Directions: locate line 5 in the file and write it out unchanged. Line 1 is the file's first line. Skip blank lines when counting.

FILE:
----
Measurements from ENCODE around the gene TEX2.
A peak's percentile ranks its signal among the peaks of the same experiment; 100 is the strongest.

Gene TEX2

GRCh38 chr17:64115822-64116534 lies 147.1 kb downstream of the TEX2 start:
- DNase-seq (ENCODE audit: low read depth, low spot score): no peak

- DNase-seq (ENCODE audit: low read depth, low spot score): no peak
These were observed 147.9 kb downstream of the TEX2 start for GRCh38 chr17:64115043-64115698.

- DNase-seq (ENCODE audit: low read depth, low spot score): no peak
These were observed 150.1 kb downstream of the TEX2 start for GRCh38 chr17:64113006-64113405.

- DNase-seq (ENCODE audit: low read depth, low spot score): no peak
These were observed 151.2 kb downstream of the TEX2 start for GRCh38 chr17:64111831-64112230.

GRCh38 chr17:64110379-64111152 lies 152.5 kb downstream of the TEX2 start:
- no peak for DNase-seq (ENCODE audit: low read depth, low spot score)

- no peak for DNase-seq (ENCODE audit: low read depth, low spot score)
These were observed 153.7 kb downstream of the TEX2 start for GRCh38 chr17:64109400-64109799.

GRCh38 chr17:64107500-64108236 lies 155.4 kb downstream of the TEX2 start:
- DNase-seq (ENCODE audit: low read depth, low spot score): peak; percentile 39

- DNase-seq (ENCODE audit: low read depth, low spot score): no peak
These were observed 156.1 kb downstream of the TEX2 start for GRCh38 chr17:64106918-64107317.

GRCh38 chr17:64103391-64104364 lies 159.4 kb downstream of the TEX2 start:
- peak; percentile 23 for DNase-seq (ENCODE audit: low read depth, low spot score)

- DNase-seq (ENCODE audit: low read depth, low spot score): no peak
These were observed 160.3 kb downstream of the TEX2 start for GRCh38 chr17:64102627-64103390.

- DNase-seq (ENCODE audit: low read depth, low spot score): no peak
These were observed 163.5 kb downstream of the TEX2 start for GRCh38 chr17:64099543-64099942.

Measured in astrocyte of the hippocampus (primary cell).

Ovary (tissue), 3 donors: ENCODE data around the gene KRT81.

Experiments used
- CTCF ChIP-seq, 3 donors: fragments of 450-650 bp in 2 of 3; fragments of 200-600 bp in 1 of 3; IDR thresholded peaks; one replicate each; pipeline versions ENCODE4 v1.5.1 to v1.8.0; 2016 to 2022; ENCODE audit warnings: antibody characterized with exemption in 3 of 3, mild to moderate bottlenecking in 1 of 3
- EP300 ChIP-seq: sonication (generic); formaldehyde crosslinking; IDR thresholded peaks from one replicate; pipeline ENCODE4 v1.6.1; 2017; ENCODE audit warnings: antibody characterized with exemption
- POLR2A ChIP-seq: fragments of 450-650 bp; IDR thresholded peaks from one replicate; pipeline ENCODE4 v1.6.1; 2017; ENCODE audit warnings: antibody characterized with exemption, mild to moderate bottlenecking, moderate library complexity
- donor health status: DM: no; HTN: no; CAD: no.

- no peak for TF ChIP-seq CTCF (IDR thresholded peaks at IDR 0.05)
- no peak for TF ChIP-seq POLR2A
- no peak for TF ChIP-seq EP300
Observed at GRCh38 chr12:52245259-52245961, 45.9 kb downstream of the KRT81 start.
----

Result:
- DNase-seq (ENCODE audit: low read depth, low spot score): no peak